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Hybrid solar-wind-battery complex in Australia facing more delays

Kennedy project. Source: Windlab (www.kennedyenergypark.com.au).

November 12 (Renewables Now) - The Kennedy Energy Park (KEP) in North Queensland, which combines wind, solar and energy storage technologies, is unlikely to reach full commercial operations in the next four to five months even though it has been fully installed and energised.

This is according to a forecast by the engineering, procurement and construction (EPC) contractor, a joint venture between Vestas Wind Systems A/S (CPH:VWS) and Quanta Services Inc (NYSE:PWR). 

Windlab Ltd (ASX:WND), one of the two companies behind the Kennedy Energy Park project, said in an update on Tuesday that the EPC contractor has failed to deliver in time a fully functioning, compliant generator performance standard (GPS) model and electrical plant meeting the network standards. This has so far prevented the registration of the project as a generator, which is key for launching full commercial operation.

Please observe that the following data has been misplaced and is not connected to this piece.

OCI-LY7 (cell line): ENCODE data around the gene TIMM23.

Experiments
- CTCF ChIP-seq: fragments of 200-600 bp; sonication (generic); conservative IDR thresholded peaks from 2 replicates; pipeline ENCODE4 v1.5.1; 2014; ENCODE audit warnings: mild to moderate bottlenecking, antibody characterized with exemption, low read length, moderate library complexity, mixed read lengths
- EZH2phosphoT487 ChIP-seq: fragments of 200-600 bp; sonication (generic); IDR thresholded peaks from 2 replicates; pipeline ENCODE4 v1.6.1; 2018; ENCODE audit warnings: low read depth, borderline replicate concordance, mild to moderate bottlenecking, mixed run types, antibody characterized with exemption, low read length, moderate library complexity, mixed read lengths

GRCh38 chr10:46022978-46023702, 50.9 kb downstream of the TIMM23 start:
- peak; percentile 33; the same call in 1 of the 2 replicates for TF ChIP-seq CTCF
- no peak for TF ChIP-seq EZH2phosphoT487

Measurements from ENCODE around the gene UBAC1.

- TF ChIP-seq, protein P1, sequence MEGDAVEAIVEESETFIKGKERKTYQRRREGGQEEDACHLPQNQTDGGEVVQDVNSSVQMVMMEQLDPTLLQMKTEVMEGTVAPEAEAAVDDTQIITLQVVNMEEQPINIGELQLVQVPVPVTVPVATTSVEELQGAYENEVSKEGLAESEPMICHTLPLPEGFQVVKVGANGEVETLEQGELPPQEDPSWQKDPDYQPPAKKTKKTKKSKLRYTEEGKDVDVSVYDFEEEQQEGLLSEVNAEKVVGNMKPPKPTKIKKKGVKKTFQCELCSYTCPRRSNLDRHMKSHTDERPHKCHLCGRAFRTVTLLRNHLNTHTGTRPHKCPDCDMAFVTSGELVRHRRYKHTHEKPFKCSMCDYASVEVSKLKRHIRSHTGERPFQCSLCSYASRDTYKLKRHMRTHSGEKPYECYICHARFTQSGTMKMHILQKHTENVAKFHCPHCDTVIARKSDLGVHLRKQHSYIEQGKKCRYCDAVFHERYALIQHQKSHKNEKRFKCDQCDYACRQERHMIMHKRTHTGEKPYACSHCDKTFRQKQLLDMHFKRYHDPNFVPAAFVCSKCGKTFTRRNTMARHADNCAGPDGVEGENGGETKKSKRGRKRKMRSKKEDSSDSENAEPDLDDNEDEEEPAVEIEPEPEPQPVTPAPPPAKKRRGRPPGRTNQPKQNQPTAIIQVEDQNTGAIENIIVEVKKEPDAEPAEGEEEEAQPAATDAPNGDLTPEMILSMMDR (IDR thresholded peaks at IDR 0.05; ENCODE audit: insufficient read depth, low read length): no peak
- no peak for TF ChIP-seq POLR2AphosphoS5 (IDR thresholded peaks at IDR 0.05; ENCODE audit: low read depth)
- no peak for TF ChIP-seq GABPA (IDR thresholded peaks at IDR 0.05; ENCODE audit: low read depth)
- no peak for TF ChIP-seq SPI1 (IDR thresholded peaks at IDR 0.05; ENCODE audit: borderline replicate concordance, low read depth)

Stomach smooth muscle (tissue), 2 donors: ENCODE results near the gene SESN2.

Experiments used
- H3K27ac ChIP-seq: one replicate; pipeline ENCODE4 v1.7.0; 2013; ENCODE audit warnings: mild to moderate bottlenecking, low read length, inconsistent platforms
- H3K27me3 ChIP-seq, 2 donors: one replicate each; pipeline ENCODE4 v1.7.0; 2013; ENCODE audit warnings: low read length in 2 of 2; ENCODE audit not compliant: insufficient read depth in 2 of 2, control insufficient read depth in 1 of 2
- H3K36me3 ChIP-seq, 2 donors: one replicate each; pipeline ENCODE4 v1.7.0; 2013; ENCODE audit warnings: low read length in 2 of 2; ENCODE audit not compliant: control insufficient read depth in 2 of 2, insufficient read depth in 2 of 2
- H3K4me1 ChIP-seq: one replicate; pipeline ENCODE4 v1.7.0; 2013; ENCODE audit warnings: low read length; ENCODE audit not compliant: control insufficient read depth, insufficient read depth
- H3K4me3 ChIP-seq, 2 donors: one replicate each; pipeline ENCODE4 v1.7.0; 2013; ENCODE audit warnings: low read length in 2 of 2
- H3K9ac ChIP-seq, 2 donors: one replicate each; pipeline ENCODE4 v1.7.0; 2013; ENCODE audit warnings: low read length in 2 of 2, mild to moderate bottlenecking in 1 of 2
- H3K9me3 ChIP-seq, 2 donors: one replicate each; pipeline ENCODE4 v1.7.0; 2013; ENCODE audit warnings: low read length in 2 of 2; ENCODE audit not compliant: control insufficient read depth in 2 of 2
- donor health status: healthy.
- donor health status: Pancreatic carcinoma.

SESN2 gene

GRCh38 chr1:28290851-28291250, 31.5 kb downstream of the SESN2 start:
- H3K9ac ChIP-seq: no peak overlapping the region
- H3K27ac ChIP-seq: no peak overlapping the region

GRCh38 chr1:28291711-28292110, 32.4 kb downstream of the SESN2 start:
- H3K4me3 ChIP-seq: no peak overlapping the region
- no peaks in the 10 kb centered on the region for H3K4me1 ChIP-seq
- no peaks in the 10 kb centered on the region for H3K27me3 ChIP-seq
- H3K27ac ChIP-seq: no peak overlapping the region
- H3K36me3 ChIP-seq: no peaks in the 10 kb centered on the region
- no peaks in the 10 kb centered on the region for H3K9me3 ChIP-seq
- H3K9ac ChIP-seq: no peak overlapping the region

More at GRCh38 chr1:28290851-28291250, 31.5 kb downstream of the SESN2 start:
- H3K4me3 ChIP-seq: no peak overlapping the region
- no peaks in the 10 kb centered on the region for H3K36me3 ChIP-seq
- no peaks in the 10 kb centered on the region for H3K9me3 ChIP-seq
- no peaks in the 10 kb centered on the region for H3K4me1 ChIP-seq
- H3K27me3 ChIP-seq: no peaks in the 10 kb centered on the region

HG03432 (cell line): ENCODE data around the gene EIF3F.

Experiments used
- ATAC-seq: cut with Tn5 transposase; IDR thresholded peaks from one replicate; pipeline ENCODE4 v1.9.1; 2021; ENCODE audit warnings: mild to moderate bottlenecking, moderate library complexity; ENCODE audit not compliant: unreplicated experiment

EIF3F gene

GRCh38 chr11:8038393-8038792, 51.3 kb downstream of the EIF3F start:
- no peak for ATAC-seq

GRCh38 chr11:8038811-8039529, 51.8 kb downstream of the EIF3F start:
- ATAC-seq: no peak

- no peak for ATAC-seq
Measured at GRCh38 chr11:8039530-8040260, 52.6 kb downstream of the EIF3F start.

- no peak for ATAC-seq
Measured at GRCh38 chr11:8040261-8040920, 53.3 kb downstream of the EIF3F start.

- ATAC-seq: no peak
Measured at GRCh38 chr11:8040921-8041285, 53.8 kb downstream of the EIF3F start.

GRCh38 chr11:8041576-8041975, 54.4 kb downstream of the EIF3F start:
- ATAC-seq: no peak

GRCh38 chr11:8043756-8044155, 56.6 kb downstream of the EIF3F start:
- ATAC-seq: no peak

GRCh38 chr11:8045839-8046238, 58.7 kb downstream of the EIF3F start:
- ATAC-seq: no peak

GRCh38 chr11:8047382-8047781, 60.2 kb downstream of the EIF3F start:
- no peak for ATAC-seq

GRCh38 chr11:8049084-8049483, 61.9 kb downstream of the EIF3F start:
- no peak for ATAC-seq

The Kennedy complex combines 43.2 MW of wind, 15 MW of solar and 2 MW/4 MWh of Tesla battery storage capacity. It started generating limited volumes of power in August 2019. 

The project developers, Australian Windlab and Japanese firm Eurus Energy Holdings Corp, earlier this year sought liquidated damages from the contractor, which disputed these and in turn requested certain milestone payments. The dispute has now escalated to a security of payment adjudication. The Kennedy developers have until November 26 to respond to the EPC contractor’s submission to the adjudicator.

“Windlab believes that Kennedy Energy Park has recourse under the terms of the EPC contract for these ongoing delays and costs if substantive legal proceedings become necessary,” Windlab said.

According to the update, the original construction and commissioning programme for the project is already 13 months behind schedule.

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Browse all articles from Tsvetomira Tsanova

Tsvet has been following the development of the global renewable energy industry for almost nine years. She's got a soft spot for emerging markets.

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